You mentioned conversion therapy a minute ago. We should start with a definition of what it is, for people not familiar with this.

"Conversion therapy" is an umbrella term that describes any attempt to change someone's sexual orientation and/or gender identity. And that happens through a variety of tactics from talk therapy to shock therapy, to doing exorcisms or deliverances. [They] all have one thing in common, which is a repetitive message that a person is bad, is sick and needs help, and they are not a whole being [or] a healthy being until they become straight, and have the "traditional" gender identity that the church or that society has deemed appropriate.

You do a lot of work now with people who have been through conversion therapy and come out the other end in varying states of wholeness and wellness. Tell me about your work with the Born Perfect movement.

Yes, I am fortunate to get to speak out on behalf of the Born Perfect Campaign to End Conversion Therapy. It's a campaign that started in 2014 and it has grown to become an international campaign. We have been to the UN, all over the world. Obama [and] Clinton have both spoken out and have talked about Born Perfect and the dangers of conversion therapy. We've had two major motion pictures come out last year about conversion therapy, which to me is just shocking. I never knew that this particular topic would get so much press, because having been a survivor of it, I felt so isolated and alone. And I wasn't aware that there were so many people going through this as well. 

Being a part of the campaign and getting to go to conferences across America has opened up this world where I get to talk to other people who are survivors, but also parents who are struggling to figure out how they can still be a part of their church and love their child. And [I'm] also working with ministers who are like "Something doesn't feel right about this. I feel like we're not treating gay people or queer people the way God wants us to. But my church is so outspoken that it's wrong, what do I do?" And so the Born Perfect campaign has not only increased visibility that this happens, but it's also creating this network of survivors and people who are trying to figure out how to love no matter what. 

[And] there is nothing like getting to be there for people who are still struggling and helping them find resources and support within their own communities and letting them know that it is possible to heal and to come out of it.

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You have written about seeing yourself as a "wounded healer." It's a concept I've always been so interested in. Tell me why that feels right for you.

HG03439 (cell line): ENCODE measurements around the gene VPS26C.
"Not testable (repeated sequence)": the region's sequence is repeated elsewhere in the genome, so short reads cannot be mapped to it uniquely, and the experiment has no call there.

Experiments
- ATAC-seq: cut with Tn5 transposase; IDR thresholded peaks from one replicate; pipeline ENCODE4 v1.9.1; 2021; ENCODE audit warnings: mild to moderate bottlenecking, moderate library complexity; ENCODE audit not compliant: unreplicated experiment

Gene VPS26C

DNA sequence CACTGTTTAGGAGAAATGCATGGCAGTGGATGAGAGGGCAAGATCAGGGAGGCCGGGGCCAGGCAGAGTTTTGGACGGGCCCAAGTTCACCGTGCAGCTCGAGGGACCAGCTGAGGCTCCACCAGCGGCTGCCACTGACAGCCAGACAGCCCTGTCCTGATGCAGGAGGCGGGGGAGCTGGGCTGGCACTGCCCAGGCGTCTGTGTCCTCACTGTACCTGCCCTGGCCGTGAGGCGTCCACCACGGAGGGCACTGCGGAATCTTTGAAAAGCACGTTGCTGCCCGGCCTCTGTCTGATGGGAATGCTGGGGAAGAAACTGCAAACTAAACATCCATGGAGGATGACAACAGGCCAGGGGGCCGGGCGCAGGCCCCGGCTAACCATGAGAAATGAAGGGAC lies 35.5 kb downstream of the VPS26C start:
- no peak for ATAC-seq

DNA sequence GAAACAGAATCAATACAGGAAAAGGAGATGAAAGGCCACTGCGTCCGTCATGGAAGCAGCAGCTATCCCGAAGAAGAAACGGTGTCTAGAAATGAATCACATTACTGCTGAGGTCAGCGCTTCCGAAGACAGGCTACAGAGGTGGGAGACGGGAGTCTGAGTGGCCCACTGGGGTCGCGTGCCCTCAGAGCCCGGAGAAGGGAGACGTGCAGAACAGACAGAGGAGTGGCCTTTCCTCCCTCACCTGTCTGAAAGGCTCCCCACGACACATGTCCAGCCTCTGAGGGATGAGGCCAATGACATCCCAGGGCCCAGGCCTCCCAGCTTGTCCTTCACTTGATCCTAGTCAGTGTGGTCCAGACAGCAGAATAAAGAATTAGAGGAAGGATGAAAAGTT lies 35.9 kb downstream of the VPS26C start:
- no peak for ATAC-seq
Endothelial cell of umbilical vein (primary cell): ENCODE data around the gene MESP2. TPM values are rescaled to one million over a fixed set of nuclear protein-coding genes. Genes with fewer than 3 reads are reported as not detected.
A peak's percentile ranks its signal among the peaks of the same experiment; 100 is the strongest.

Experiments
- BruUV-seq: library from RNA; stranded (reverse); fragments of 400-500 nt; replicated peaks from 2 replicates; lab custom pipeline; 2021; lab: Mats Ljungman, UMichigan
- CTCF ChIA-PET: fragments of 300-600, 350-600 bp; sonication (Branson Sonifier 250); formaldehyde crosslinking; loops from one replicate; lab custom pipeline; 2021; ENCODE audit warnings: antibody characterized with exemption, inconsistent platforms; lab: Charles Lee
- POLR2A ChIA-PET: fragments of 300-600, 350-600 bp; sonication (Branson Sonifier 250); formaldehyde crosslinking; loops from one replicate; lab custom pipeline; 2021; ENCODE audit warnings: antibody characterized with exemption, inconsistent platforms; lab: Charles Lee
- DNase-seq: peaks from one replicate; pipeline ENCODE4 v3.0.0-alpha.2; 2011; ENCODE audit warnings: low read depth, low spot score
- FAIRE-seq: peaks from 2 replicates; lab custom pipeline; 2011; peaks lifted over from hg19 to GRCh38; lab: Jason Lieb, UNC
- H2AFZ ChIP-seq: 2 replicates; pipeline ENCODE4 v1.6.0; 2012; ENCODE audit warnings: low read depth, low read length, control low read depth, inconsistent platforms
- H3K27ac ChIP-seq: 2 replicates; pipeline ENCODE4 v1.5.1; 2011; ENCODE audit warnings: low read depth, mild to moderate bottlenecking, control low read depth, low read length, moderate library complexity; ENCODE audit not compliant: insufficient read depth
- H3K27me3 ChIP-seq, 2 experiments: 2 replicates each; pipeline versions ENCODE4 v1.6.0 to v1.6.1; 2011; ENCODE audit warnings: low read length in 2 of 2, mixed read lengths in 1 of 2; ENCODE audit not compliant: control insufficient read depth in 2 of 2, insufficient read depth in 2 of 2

When understanding what a wounded healer is, I think about not just me, but anyone who has survived up until this point, survived any number of traumas that happen in this world.

My own life journey has broken open my heart in a way that I don't think it could have been opened up otherwise given where I come from. I grew up in a community that was very comfortable with their homophobia, very comfortable with their racism, very comfortable being in this little white Southern community where everything was alike. But because of my journey of realising that I'm queer [and] unfortunately going through conversion therapy and all of that, my heart has been open to understanding a much greater community and life that's out there. And because I am one of the lucky bunch to have survived and found a way to keep going day in and day out, my pain has turned into a tool for me to sit with others who are suffering.

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As we wrap up here I'm thinking back to quirky little you. What would you say to that kid from this vantage point where you are now? What would you want that kid to know?

I would want them to be as quirky and as outside the box as you can, because that is what makes you you, and it's what makes you beautiful. And why walk in a world wanting to fit in and be normal, when the great stories of our world have come when people have dared to walk their own path that does not necessarily fit what we've been told. I would want that kid to know to hang in there. And even though there might not be support at that young age, that one day there will be an entire community of people who will say "We love you, you are uniquely yourself, God made you absolutely the person you're supposed to be, you were born perfect, and that you have a right."

And I would tell this kid, you do not ever have to let go [of] anything that you don't want to. It is your choice. You are good. Don't let people who are scared by your uniqueness stand in the way of what God has given you as your purpose and calling in this world. And I would say, just you wait, you're going to love the outcome.